xorl %eax, %eax

GRKERNSEC_IO Disable Privileged I/O

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This is a great feature since iopl(2)/ioperm(2) have been used in the wild for run-time kernel patching mainly in rootkits. However, this breaks some software as you can read in its description below.

config GRKERNSEC_IO
	bool "Disable privileged I/O"
	depends on X86
	select RTC_CLASS
	select RTC_INTF_DEV
	select RTC_DRV_CMOS

	help
	  If you say Y here, all ioperm and iopl calls will return an error.
	  Ioperm and iopl can be used to modify the running kernel.
	  Unfortunately, some programs need this access to operate properly,
	  the most notable of which are XFree86 and hwclock.  hwclock can be
	  remedied by having RTC support in the kernel, so real-time 
	  clock support is enabled if this option is enabled, to ensure 
	  that hwclock operates correctly.  XFree86 still will not 
	  operate correctly with this option enabled, so DO NOT CHOOSE Y 
	  IF YOU USE XFree86.  If you use XFree86 and you still want to 
	  protect your kernel against modification, use the RBAC system.

Let’s have a look at arch/x86/kernel/ioport.c file now…

/*
 * this changes the io permissions bitmap in the current task.
 */
asmlinkage long sys_ioperm(unsigned long from, unsigned long num, int turn_on)
{
        struct thread_struct *t = &current->thread;
        struct tss_struct *tss;
        unsigned int i, max_long, bytes, bytes_updated;

        if ((from + num <= from) || (from + num > IO_BITMAP_BITS))
                return -EINVAL;
#ifdef CONFIG_GRKERNSEC_IO
	if (turn_on && grsec_disable_privio) {
		gr_handle_ioperm();
		return -EPERM;
	}
#endif
        if (turn_on && !capable(CAP_SYS_RAWIO))
                return -EPERM;
   ...
        /* Update the TSS: */
        memcpy(tss->io_bitmap, t->io_bitmap_ptr, bytes_updated);

        put_cpu();

        return 0;
}

This system call provides an integer named ‘turn_on’ which is used to turn on or off the I/O permissions by setting or clearing the requested bit. As you can see, if the discussed option is enabled, grsecurity will check that ‘grsec_disable_privio’ as well as ‘turn_on’ are set and if this is the case, it will invoke gr_handle_ioperm() and return with “Permission Denied”.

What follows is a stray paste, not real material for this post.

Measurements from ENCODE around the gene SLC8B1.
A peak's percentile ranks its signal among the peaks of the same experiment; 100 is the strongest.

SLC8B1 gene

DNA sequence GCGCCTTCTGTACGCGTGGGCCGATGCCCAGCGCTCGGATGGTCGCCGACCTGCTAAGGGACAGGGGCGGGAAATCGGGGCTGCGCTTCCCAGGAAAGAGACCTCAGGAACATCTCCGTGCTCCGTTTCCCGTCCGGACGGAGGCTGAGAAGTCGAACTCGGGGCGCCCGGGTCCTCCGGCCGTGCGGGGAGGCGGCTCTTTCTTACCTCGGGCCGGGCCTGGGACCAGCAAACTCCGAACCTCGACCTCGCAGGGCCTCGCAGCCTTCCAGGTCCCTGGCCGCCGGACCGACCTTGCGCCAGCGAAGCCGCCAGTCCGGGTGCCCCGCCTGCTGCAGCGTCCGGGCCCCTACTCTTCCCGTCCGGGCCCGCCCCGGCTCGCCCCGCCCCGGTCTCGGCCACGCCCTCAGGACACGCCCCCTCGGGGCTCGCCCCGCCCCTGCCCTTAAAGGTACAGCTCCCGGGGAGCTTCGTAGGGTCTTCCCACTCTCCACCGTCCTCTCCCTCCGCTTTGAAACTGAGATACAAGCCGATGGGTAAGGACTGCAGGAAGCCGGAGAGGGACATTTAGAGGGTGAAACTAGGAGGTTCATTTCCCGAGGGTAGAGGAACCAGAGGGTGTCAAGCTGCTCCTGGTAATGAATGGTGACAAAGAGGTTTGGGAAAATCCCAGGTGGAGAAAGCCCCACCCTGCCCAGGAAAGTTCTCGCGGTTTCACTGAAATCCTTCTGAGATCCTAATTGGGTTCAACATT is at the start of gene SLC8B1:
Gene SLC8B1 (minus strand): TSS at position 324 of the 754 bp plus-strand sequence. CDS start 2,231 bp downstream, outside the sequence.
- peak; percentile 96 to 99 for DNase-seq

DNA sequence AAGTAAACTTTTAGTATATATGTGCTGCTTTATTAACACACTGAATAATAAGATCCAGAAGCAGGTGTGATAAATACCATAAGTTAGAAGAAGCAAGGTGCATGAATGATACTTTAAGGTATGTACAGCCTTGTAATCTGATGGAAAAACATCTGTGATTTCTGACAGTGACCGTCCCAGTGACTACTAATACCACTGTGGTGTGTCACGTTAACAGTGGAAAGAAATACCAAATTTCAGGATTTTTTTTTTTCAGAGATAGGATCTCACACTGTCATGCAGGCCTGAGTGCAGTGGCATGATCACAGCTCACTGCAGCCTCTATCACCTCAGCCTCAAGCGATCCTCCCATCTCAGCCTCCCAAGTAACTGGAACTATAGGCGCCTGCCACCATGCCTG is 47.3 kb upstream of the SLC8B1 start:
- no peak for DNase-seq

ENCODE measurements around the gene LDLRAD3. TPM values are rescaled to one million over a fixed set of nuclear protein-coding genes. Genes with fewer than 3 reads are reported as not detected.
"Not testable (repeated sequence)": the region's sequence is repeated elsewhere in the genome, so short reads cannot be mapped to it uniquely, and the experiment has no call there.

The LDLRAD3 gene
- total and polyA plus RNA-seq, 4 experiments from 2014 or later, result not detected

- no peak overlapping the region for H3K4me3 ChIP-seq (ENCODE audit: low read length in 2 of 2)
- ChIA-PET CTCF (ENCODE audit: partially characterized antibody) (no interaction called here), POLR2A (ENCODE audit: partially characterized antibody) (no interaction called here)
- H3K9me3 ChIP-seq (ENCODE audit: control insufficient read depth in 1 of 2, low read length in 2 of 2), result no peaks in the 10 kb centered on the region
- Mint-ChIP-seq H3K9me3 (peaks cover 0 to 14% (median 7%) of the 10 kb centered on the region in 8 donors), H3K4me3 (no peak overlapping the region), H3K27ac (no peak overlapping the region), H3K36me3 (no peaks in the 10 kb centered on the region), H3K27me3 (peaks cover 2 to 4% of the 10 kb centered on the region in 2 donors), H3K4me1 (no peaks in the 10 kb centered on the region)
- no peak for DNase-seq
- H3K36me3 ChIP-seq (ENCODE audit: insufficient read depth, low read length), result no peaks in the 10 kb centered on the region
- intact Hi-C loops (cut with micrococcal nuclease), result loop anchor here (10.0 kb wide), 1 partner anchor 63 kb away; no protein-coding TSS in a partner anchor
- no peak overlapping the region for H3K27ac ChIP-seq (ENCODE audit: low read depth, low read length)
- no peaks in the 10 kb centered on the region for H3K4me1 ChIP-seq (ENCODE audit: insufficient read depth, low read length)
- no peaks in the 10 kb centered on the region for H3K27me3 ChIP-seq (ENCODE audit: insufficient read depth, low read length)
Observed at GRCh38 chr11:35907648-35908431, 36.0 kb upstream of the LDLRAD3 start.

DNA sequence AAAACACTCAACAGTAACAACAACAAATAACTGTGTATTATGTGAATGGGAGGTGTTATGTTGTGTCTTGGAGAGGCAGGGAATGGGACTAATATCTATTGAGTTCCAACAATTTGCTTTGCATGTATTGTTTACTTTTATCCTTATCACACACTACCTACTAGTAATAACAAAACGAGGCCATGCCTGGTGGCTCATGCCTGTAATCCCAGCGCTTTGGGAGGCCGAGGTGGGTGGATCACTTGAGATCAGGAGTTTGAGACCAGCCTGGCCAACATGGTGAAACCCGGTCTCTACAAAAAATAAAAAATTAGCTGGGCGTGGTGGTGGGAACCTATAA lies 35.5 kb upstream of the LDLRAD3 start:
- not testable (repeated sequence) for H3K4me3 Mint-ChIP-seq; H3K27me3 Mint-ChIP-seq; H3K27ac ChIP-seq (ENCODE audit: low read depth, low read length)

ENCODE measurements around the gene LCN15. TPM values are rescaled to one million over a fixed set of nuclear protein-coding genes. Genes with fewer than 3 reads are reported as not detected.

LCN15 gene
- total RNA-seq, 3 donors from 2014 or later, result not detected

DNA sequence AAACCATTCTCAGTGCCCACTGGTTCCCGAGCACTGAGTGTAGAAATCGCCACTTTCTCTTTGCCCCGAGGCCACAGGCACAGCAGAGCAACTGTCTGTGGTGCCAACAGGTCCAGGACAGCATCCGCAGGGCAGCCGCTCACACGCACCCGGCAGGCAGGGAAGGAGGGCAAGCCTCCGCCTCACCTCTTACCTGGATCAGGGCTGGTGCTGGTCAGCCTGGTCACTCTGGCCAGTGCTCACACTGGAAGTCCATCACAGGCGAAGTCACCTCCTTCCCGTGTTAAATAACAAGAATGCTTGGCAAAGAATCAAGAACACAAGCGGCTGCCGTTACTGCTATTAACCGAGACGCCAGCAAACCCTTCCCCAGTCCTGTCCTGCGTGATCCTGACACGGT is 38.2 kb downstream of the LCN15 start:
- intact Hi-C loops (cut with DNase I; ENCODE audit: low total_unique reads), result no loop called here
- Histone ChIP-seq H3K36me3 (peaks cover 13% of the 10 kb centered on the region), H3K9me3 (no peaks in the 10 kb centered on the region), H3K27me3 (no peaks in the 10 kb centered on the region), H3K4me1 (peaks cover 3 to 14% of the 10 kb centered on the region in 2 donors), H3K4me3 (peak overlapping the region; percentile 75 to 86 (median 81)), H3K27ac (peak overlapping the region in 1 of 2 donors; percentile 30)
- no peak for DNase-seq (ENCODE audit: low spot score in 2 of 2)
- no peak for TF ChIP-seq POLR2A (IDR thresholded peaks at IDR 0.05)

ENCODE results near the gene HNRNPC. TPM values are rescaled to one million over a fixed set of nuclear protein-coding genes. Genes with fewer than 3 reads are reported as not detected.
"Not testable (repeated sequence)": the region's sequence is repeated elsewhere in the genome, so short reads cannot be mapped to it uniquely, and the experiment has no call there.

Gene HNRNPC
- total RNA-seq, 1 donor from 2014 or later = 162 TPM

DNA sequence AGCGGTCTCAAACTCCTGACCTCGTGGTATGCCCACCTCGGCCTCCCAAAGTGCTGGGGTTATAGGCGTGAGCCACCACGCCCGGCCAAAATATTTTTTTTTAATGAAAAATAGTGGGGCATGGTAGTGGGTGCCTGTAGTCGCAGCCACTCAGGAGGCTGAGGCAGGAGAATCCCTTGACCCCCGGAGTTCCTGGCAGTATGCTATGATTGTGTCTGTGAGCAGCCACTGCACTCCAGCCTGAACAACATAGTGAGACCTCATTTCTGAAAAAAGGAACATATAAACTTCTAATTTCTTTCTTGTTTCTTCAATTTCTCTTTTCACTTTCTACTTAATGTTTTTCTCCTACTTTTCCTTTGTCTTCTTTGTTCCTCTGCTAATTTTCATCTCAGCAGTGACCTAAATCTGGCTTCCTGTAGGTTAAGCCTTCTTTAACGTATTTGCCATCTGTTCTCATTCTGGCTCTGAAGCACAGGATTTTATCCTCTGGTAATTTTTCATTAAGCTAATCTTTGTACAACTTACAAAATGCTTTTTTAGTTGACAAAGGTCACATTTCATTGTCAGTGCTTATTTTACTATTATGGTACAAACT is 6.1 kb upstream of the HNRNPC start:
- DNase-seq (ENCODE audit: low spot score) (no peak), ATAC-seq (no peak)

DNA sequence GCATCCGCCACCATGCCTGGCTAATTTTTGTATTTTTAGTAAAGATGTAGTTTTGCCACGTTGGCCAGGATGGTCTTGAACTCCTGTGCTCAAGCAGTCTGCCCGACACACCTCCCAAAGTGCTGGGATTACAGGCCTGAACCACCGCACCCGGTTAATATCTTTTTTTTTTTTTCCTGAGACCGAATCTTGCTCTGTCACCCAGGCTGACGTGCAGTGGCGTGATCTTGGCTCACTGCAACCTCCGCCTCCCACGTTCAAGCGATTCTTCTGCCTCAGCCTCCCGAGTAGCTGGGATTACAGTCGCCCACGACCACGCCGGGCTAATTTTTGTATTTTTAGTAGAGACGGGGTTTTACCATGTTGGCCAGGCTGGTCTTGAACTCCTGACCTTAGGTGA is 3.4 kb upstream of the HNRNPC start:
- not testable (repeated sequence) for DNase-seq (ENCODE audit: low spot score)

Of course, similar code is also placed in iopl(2) system call which resides in the same file.

/*
 * sys_iopl has to be used when you want to access the IO ports
 * beyond the 0x3ff range: to get the full 65536 ports bitmapped
 * you'd need 8kB of bitmaps/process, which is a bit excessive.
 *
 * Here we just change the flags value on the stack: we allow
 * only the super-user to do it. This depends on the stack-layout
 * on system-call entry - see also fork() and the signal handling
 * code.
 */
long sys_iopl(unsigned int level, struct pt_regs *regs)
{
        unsigned int old = (regs->flags >> 12) & 3;
        struct thread_struct *t = &current->thread;

        if (level > 3)
                return -EINVAL;
        /* Trying to gain more privileges? */
        if (level > old) {
#ifdef CONFIG_GRKERNSEC_IO
		if (grsec_disable_privio) {
			gr_handle_iopl();
			return -EPERM;
		}
#endif
                if (!capable(CAP_SYS_RAWIO))
                        return -EPERM;
        }
        regs->flags = (regs->flags & ~X86_EFLAGS_IOPL) | (level << 12);
        t->iopl = level << 12;
        set_iopl_mask(t->iopl);

        return 0;
}

The value that is taken into account here which is the ‘grsec_disable_privio’ is initialized at grsecurity/grsec_init.c file of grsecurity as shown below.

#ifdef CONFIG_GRKERNSEC_IO
#if !defined(CONFIG_GRKERNSEC_SYSCTL_DISTRO)
	grsec_disable_privio = 1;
#elif defined(CONFIG_GRKERNSEC_SYSCTL_ON)
	grsec_disable_privio = 1;
#else
	grsec_disable_privio = 0;
#endif
#endif

So, if ‘GRKERNSEC_SYSCTL_DISTRO’ is disabled it will statically initialize it to be ‘1’ (aka enabled). Otherwise, it will either set to true or false depending on ‘GRKERNSEC_SYSCTL_ON’ option. If the sysctl interface is available for grsecurity options it will also add the following sysctl entry.


In order to let administrators manage that feature at will through 'disable_priv_io' sysctl.
At last, the two gr_handle_ioperm() and gr_handle_iopl() routines can be found at grsecurity/grsec_mem.c and are simple logging functions.


#include <linux/kernel.h>
#include <linux/sched.h>
#include <linux/mm.h>
#include <linux/mman.h>
#include <linux/grinternal.h>

void
gr_handle_ioperm(void)
{
	gr_log_noargs(GR_DONT_AUDIT, GR_IOPERM_MSG);
	return;
}

void
gr_handle_iopl(void)
{
	gr_log_noargs(GR_DONT_AUDIT, GR_IOPL_MSG);
	return;
}

Written by xorl

November 20, 2010 at 14:37

Posted in grsecurity, linux, security

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